b)
Combinatorial Number Method: The core principle of this method is that each natural number can be mapped to a permutation result of a set. Moreover, it is possible to find a unique sequence \(J = \left\{ {\begin{array}{*{20}c} {a_{n} , \cdots ,a_{1} } \\ \end{array} } \right\},a_{1} , \cdots ,a_{n} \in \left\{ {\begin{array}{*{20}c} {1, \cdots ,n} \\ \end{array} } \right\}\) that satisfies Z.
On this basis, remove
On this basis, remove certain combinations to ensure that \(c = 2^{{p_{1} }} = 4\). Similarly, the combinatorial method [24] also discards two index combination methods in this case, where \(p_{1} = 2\).
2.3 Symbol mapping
The block diagram for different modes of the same order is as shown in Fig.Â 2, signals in different modes are obtained by rotating them by different angles, for example, starting from angle 0, \(n\) types of \(M\)PSK modes can be easily obtained by rotating the original \(M\)PSK (angle 0) constellation by an angle of and \(2\pi (L  1)/nM\), where \(L = 1,...,n\).
Selecting the subconstellation modes used on each subcarrier is a critical issue for the system to obtain optimal BER performance. It is essential to maximize both the minimum intramode distance (MIAD) and the minimum intermode distance (MIRD).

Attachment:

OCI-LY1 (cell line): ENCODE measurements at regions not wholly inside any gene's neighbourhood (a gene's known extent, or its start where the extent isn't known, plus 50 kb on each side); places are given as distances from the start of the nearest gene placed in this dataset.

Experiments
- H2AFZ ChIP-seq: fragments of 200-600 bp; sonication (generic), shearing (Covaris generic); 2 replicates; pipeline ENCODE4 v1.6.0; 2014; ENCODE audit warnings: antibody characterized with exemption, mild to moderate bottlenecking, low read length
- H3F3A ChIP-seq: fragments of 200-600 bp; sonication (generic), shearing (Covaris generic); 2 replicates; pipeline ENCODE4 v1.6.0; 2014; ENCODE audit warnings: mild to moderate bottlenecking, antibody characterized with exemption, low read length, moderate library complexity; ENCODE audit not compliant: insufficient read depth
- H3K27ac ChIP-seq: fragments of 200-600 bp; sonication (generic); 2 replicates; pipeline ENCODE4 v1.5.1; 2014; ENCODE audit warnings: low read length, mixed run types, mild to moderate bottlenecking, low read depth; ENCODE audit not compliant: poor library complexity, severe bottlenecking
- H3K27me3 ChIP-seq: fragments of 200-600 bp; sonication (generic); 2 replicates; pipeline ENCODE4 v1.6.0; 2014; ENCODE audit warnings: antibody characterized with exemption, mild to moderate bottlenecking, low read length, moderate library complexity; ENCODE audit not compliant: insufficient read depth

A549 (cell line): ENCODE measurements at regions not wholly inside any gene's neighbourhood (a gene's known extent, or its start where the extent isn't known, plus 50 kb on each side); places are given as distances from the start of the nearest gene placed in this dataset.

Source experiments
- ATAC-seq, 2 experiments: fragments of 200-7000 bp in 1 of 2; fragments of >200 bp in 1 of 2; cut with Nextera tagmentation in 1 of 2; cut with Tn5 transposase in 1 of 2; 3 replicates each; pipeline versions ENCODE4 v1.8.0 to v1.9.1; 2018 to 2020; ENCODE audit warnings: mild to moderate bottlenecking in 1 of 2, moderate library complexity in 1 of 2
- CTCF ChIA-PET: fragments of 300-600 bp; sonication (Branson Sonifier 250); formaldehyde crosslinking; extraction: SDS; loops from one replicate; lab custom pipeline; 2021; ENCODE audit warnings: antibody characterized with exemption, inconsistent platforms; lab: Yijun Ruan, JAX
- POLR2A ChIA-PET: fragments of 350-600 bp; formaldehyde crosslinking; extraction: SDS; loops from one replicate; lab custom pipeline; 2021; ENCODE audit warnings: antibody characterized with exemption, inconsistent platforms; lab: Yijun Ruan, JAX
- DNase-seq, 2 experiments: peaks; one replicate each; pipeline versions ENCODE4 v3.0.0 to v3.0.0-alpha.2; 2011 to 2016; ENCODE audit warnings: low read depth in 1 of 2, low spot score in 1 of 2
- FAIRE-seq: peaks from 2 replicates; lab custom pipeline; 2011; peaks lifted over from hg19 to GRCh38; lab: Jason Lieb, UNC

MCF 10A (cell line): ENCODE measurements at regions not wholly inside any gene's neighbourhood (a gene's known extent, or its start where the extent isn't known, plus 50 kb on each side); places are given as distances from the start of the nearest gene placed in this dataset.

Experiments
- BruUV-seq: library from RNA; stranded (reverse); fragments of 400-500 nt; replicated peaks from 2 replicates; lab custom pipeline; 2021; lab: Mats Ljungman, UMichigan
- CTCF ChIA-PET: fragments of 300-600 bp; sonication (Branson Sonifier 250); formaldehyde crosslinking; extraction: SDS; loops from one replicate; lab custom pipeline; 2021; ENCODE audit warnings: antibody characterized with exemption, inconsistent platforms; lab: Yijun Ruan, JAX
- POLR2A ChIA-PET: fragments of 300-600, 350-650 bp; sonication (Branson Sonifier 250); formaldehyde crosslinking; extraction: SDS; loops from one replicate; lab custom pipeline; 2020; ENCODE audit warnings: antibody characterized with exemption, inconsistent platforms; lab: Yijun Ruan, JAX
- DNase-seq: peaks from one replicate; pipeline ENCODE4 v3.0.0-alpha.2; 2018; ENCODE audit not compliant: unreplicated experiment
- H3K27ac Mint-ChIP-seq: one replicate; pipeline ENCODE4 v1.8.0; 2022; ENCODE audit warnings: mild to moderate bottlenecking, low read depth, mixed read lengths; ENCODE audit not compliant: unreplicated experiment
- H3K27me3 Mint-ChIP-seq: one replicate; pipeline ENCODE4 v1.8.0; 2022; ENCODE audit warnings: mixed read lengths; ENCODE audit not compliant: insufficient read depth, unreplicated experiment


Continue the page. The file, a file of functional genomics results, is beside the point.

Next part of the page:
As shown earlier, each subblock carries different modes on \(n\) subcarriers, meaning these \(n\) subcarriers correspond onetoone with the constellation of \(n\) different modes of \(M\)order PSK signals. Therefore, the combination of these different modes is a result of a permutation, which implies that \(p_{1}\) bits determine the permutation of set \(\Omega = 1, \cdots ,n\), resulting in one permutation outcome of set \(\Omega = 1, \cdots ,n\):
wherein, \(i^{\beta } (\alpha ) \in \{ 1, \cdots ,n\} ,\alpha \in \{ 1, \cdots ,n\}\). In FBMCIM, \(I^{\beta }\) denotes the positions of the activated subcarriers, while the remaining subcarriers remain silent and do not transmit symbols. In the MMFBMCIM system, \(I^{\beta }\) represents the full permutation of all transmission modes, and all subcarriers will be activated. Therefore, the signal constellation of different modes used by \(n\) subcarriers can be represented as: